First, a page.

4 Reasons Why Your Agents Fail

4 Reasons Why Your Agents Fail

You have the power to give your agents what they need to succeed.

agents failIn a brokerage, you have a handful of talented agents working on your team. It is a competitive draw, you know you want the best, and therefore you handpick those who stick out to you. Why, then, do some agents end up failing? You did your best as a leader, you chose those who would enhance your team, but still some end up leaving to pursue alternative endeavors. There are some common reasons why this happens:

1. Lack of training.

The most important aspect of being a broker is the ability to train subordinates. You have the power to make or break your brokerage simply by giving new agents the tools they need to thrive. Without your expert knowledge and advice, new agents will not be able to succeed.

2. Failure to commit.

An agent must be 100% committed to their work in order to achieve a desirable result. Some people may come into the real estate world not knowing what to expect, and may end up with an apathetic attitude toward what they are expected to do. While this is not necessarily the fault of a broker, it is important to let new agents know right away exactly what to anticipate in their job description.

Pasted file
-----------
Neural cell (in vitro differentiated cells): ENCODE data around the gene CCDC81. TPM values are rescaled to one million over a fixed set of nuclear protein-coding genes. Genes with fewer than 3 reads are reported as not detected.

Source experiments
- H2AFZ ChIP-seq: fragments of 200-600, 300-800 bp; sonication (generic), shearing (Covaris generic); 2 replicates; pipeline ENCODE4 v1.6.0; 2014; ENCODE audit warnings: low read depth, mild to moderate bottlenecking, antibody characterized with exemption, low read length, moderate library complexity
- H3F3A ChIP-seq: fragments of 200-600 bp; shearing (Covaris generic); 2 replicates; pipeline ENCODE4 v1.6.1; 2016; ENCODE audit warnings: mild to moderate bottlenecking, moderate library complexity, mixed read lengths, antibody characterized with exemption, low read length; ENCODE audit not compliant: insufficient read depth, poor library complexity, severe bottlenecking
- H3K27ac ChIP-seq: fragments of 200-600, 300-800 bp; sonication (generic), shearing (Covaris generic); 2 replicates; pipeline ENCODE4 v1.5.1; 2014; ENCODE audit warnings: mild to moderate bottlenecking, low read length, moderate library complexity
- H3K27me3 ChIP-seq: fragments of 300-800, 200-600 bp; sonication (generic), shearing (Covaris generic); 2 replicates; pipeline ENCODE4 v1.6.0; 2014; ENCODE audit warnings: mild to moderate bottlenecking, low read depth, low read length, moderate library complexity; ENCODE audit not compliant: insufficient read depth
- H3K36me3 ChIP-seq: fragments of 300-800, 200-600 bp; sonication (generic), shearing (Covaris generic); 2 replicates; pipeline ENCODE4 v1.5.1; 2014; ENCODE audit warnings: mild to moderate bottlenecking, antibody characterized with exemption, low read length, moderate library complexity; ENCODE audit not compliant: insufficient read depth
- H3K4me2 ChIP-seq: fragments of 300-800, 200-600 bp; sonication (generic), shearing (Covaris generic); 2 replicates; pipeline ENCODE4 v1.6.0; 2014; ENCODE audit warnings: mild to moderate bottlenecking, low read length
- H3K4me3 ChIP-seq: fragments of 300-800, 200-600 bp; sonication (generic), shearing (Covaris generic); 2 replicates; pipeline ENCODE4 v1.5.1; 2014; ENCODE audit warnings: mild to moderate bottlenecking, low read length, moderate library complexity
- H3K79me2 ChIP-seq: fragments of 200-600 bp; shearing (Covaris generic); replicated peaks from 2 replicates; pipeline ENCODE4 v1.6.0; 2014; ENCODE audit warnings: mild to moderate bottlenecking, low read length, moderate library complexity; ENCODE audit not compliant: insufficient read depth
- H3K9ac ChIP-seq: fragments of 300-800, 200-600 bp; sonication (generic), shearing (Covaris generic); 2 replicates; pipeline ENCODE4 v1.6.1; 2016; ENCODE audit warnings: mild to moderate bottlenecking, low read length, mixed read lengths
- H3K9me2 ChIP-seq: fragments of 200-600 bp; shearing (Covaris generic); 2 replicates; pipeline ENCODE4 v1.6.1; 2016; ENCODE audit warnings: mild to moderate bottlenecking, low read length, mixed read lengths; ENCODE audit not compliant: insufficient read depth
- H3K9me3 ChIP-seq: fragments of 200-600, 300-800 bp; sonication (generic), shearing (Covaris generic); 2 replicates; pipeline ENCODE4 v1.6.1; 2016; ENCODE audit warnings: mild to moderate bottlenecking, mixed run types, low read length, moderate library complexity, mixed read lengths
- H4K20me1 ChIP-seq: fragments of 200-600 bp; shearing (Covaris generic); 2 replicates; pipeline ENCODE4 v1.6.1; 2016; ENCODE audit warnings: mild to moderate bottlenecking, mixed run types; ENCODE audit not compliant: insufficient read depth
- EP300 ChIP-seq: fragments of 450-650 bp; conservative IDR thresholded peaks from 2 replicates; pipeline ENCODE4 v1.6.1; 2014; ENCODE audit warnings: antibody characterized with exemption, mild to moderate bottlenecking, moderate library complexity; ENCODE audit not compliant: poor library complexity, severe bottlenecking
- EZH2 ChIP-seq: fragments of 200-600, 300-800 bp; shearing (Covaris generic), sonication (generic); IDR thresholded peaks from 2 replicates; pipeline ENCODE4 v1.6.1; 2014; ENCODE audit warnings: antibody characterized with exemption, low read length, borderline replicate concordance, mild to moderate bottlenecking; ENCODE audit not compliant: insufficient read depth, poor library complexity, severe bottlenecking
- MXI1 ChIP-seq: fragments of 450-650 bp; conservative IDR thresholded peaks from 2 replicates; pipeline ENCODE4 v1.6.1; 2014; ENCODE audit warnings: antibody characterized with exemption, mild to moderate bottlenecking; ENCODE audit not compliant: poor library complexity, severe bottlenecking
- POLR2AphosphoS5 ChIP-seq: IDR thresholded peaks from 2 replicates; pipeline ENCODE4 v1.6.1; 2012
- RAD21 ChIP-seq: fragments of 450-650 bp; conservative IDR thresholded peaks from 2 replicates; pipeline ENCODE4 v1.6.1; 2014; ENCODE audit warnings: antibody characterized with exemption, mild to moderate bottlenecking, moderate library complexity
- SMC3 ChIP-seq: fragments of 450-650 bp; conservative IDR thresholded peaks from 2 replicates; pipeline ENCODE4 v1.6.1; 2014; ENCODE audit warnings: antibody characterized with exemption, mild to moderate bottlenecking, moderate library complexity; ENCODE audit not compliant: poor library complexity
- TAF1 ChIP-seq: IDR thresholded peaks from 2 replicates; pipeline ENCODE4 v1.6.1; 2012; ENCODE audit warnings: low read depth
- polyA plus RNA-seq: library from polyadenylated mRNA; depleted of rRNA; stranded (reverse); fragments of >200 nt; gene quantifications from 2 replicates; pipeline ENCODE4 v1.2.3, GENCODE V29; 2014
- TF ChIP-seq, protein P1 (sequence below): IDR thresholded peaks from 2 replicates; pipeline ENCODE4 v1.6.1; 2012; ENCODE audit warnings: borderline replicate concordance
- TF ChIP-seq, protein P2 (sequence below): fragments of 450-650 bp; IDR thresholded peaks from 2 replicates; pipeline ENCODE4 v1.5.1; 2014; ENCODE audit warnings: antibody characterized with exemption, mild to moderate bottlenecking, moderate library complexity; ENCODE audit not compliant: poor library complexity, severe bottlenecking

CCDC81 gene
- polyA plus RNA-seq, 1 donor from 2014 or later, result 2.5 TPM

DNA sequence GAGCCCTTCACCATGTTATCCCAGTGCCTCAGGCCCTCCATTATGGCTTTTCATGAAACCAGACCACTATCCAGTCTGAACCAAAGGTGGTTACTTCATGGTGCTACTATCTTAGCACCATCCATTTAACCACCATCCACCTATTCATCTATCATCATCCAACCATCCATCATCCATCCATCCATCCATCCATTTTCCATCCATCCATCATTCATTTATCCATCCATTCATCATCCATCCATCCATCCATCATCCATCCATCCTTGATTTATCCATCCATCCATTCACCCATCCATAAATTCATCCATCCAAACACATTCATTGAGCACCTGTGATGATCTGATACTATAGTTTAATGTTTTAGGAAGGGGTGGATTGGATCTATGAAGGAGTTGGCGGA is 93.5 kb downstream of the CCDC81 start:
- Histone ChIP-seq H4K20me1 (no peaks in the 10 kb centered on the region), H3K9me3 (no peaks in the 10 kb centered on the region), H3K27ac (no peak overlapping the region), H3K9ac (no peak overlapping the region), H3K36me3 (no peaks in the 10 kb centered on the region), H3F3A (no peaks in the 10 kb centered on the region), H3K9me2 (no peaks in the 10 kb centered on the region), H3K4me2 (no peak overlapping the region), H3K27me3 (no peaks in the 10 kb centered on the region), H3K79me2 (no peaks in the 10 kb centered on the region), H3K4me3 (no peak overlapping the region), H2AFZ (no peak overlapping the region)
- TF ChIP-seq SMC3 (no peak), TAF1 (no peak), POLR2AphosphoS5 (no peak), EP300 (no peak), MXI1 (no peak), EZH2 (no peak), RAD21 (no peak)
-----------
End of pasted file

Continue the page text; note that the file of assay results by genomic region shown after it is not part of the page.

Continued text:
3. Poor sales strategies.

If an agent comes into a brokerage not knowing how to market a home, they have chosen the wrong profession. If any career path needs strong sellers, it’s real estate. When hiring agents, arguably the most important part of the process lies in looking at sale backgrounds. If someone does not have any prior sales experience, they may not be a strong candidate for your team.

4. A 9-5 state of mind.

Real estate involves an unconventional work schedule. Office hours are reserved for paperwork duties and nights/weekends are typically reserved for showing houses, giving listing presentations, or simply meeting with clients. When you clock out, you don’t really “clock out” in a conventional sense. This is something that brokers must make clear to new agents from the very beginning. What you get out of the job depends on what you put into it.